Which Joe gave his name to ‘sloppy joes’? We look at five interesting sandwiches and their lexical origins.
An instance or utterance of the magical word ‘abraxas’, supposed (especially in Gnosticism) to act as a charm; a gem, amulet, etc., inscribed with this word or other cabbalistic signs.
Early 18th century. From French abraxas and its etymon post-classical Latin Abraxas, name given by the Basilidians to the ruler of the 365 heavens (3rd cent.) from Hellenistic Greek Ἀβράξας, of unknown origin.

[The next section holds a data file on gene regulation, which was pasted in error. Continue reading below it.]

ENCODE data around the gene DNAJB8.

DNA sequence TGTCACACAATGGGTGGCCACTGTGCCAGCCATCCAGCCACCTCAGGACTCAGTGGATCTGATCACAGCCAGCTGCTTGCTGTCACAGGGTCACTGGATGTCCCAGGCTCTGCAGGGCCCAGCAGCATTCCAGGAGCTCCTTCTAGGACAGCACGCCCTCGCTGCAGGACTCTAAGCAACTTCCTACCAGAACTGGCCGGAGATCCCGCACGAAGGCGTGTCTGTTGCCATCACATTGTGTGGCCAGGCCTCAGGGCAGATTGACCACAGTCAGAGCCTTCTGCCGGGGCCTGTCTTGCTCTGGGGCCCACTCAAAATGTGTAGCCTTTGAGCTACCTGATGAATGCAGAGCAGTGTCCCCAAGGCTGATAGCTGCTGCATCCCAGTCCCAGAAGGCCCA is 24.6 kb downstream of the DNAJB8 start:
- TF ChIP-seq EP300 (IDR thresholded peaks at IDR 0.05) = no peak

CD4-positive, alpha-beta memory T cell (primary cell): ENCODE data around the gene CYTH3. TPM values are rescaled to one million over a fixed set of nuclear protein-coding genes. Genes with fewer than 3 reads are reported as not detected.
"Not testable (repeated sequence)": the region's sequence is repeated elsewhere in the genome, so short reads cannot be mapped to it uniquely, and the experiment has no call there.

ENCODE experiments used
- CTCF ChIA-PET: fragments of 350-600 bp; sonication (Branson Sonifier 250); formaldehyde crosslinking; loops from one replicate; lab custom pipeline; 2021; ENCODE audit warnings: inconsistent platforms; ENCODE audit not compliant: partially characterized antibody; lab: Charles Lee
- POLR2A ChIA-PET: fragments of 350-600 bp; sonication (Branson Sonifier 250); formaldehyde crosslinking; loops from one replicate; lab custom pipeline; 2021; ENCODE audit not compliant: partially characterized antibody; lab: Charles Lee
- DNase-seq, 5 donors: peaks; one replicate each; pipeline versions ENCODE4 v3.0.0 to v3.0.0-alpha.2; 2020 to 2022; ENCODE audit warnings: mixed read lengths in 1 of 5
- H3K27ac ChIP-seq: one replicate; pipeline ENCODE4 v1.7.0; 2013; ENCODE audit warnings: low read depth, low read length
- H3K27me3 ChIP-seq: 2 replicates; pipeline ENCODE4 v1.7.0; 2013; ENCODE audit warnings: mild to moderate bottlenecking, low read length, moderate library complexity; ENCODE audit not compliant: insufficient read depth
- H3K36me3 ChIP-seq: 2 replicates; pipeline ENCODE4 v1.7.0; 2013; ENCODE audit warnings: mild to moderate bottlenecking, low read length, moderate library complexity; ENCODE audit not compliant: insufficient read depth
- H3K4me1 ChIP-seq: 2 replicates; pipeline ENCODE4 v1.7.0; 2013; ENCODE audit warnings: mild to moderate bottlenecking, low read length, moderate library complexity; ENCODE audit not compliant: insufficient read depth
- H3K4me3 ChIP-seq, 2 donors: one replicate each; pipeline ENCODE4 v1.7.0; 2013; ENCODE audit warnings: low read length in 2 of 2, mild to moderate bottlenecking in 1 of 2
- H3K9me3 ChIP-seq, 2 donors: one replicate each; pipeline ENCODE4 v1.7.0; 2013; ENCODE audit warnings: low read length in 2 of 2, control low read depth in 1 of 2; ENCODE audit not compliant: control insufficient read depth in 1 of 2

We take a look at several popular, though confusing, punctuation marks.
From Afghanistan to Zimbabwe, discover surprising and intriguing language facts from around the globe.
The definitions of ‘buddy’ and ‘bro’ in the OED have recently been revised. We explore their history and increase in popularity.